Hayes Raffle is a technology innovator helping make Google’s core products like Search, YouTube and Gemini better for learning.

While spending a year traveling globally and researching technology use throughout the world, Hayes noticed how many people had access to a great phone and internet connection, but didn’t have access to great teachers. He became the UX Lead for Google’s LearnX team and built a cross-functional team of designers, researchers and engineers to develop educational experiences that can enable anyone to improve their life through learning.

In a previous chapter, Hayes helped develop Google’s AR and VR systems including The Daydream VR Headset for which he invented the input method and UI frameworks that became industry standard for mass-market 3 DoF VR systems. As a core team member of Google Glass, Hayes developed hands-free input methods for wearable computing such as eye gaze tracking, eye gestures and biometric input.

His work for children includes Family Communication tools for preschoolers to connect with long-distance loved ones. His toys and learning tools include the award-winning Topobo and ZOOB® building systems.

Hayes holds a Ph.D. and M.S. in Media Arts and Sciences from the MIT Media Lab, and a B.A. in fine art from Yale. He is inventor on over 70 US utility patents and has authored over 40 peer-reviewed academic publications in the areas of tangible media, technologies for learning, and virtual and augmented reality.

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Google’s Learning Focus Area

During the pandemic I saw how people like my own high-school aged daughters were struggling, and I wanted to help. I joined the Learning FA, a new central team being formed to help make Google’s products better for learning. I focused on broad strategic goals (like defining new business areas) and spent a lot of time making our core products – like YouTube, Search and Gemini – more educational. It’s fun to be designing products for my kids again (and to hear from them how it’s actually helping)!

We’ve focused a lot of energy on fulfilling a long-held dream in educational technology: to create a personalized tutor for every learner that’s always available, and free. At Google I/O 2024, we announced LearnLM, our cross-company effort to make Google’s foundational AI models great for teaching and learning, and showed how we’re bringing it to learners with features on Search, YouTube, and Gemini. We’re also building some brand new products designed to help anyone learn anything.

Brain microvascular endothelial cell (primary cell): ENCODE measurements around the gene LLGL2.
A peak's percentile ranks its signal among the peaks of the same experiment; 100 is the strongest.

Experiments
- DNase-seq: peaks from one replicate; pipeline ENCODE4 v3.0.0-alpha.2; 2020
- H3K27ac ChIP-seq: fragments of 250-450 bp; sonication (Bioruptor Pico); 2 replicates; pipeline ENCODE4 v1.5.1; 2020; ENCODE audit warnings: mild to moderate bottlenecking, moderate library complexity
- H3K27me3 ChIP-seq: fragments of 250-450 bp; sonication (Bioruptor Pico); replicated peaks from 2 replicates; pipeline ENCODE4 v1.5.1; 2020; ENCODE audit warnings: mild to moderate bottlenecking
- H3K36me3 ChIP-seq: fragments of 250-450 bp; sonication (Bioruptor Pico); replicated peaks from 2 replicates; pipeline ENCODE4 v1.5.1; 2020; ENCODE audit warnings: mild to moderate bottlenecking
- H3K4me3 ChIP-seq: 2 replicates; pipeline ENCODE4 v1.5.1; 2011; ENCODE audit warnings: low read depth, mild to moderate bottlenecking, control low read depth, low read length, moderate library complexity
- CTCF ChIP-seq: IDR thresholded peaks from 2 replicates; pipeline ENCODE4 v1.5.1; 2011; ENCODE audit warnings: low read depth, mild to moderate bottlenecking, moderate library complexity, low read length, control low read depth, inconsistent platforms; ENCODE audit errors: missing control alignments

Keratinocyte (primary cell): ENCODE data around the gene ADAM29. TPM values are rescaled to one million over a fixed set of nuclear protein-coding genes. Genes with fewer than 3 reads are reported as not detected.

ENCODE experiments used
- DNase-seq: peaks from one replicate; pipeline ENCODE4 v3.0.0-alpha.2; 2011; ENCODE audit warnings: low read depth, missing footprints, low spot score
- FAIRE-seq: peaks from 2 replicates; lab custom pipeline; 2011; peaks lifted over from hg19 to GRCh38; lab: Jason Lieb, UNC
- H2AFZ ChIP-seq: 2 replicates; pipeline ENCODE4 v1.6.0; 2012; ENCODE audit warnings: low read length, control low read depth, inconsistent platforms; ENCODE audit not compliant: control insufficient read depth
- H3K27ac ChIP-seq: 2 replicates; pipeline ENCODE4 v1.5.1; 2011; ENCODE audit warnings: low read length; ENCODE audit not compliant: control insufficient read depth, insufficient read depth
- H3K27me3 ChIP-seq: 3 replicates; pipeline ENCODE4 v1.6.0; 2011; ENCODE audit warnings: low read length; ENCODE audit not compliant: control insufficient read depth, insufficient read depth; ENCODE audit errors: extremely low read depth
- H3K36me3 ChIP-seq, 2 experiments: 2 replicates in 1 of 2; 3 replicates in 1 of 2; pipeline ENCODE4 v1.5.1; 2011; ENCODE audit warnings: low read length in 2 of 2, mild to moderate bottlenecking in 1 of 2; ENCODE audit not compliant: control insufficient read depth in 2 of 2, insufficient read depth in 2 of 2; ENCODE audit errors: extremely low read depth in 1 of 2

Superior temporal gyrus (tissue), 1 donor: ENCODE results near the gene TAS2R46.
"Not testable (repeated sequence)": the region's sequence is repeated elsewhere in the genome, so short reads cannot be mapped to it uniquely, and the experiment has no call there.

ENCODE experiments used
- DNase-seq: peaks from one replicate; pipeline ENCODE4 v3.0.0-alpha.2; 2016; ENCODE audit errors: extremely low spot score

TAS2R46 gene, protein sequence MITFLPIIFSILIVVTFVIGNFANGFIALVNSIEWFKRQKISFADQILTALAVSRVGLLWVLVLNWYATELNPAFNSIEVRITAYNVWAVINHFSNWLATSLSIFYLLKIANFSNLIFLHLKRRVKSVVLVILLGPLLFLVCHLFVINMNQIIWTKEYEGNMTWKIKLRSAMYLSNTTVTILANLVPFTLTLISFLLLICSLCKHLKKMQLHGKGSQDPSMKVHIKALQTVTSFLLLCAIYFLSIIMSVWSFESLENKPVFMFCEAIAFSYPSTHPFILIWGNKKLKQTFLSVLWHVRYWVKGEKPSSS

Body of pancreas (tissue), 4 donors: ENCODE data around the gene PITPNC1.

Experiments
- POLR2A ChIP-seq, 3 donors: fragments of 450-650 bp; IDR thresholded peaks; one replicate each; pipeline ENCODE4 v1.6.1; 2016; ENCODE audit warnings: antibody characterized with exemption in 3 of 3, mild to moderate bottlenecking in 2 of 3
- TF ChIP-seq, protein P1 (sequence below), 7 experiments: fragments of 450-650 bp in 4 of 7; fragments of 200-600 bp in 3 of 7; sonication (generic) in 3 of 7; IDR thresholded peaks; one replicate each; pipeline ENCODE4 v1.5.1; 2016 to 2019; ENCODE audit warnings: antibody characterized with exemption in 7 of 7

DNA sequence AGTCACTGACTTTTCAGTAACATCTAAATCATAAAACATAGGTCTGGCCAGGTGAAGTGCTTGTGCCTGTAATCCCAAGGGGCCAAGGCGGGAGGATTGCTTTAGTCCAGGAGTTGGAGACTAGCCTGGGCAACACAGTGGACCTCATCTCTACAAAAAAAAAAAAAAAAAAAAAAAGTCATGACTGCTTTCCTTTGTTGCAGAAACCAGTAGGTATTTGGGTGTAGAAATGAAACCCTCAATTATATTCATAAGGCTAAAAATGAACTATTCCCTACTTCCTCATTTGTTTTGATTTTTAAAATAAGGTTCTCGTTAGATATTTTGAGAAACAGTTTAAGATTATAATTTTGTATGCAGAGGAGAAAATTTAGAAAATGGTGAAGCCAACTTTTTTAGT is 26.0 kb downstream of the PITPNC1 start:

Tutoring isn’t just about AI or chat. It’s also about how a product presents itself and encourages exploration, play, discovery and learning. We’ve launched a number of features on Search and YouTube to make the core products better for learners.

Search for “periodic table” to explore an interactive version of this classic chemistry mainstay. Clicking on any element opens an interactive 3d Bohr model with key facts about the element. You can even view an AR version of this model right in your living room or classroom with your mobile phone.

YouTube is known for its endless library of how-to videos, but did you know that millions of people also use it to help them with their schoolwork every day? But it’s not always easy, and people told us it could be distracting. So, we removed distractions that used appear alongside academic videos, and now suggest only relevant academic videos when you’re studying. We also added new features like searchable transcripts that help students quickly hone in to the parts of videos that answer their questions.

This work is both rewarding, and fun. Over 20 years ago, I made exhibits at the San Francisco Exploratorium and loved how kids would playfully explore, experience and learn new ideas driven by their curiosity. At Google, I love to ask how we can bring playful exploration to learners’ experiences with our products. Because who said learning can’t be fun?

Google VR

Google Daydream

Daydream allows people to use their smartphones to have a rich VR experience with a comfortable headset and intuitive motion controller.

As interaction design lead on hardware for the Google VR team, Hayes helped originate the Daydream platform and Daydream View and Controller products, and carried it from early concept and prototypes to final production. He was intimately involved in the industrial and interaction design of the Daydream Controller, and helped manage the UX and human factors requirements for the headset.